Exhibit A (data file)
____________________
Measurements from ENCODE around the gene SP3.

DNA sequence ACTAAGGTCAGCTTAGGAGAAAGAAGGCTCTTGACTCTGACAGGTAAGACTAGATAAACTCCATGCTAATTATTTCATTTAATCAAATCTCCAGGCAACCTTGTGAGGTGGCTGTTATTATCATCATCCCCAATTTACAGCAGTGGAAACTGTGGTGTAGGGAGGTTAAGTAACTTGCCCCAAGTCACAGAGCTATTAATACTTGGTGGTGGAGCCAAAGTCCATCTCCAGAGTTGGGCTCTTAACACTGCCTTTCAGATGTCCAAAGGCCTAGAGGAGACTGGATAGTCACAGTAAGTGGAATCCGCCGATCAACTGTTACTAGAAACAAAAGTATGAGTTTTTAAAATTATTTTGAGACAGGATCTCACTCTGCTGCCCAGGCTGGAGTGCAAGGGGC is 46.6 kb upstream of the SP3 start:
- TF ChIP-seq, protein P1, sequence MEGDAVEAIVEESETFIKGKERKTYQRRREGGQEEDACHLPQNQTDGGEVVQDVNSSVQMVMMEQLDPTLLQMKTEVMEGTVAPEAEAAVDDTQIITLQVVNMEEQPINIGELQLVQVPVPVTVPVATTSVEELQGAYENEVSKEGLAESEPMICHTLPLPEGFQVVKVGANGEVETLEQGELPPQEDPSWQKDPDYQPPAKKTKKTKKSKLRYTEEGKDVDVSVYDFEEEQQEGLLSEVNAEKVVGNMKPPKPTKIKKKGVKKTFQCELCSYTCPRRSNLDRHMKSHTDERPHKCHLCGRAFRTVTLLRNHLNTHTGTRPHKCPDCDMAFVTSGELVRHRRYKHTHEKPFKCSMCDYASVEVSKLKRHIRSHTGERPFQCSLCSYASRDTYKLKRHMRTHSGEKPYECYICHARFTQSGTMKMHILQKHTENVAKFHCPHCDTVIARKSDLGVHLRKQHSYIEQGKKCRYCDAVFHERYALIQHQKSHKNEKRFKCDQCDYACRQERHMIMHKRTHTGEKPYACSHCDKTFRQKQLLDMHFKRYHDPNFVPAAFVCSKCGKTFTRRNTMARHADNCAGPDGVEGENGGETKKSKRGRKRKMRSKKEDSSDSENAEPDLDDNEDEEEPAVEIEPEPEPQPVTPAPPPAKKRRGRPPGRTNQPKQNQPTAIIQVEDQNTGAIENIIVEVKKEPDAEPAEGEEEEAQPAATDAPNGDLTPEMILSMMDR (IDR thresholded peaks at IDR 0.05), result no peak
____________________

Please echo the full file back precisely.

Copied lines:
Measurements from ENCODE around the gene SP3.

DNA sequence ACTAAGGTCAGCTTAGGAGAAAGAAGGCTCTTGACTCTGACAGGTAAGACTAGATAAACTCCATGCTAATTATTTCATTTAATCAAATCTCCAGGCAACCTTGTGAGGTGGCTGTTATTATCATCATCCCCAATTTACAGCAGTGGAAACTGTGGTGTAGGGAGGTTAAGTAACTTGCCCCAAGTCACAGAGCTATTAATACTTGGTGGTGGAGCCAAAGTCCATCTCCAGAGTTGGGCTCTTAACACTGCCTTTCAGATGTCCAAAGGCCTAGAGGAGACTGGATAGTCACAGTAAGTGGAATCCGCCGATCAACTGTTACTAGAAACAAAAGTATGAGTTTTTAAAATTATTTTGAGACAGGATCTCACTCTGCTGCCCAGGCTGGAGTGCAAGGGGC is 46.6 kb upstream of the SP3 start:
- TF ChIP-seq, protein P1, sequence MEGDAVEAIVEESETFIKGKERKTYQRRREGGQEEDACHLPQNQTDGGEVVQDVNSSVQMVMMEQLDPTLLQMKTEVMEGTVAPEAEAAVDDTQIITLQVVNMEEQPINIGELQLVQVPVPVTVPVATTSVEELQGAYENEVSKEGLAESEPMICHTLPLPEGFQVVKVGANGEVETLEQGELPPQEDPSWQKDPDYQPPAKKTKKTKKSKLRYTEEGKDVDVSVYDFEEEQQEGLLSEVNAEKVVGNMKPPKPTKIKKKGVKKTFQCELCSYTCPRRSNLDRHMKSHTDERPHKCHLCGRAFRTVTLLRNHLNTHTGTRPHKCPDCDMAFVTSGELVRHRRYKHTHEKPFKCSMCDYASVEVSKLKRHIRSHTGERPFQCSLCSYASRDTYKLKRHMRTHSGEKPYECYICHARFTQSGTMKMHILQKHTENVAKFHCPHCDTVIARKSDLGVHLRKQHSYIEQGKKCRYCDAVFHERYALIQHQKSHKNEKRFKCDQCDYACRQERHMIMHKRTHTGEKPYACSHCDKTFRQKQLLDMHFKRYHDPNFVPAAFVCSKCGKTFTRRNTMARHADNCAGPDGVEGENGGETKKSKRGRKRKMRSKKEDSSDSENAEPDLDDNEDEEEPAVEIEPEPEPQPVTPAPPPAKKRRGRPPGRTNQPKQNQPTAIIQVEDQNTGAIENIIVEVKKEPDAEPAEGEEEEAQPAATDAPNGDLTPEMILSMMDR (IDR thresholded peaks at IDR 0.05), result no peak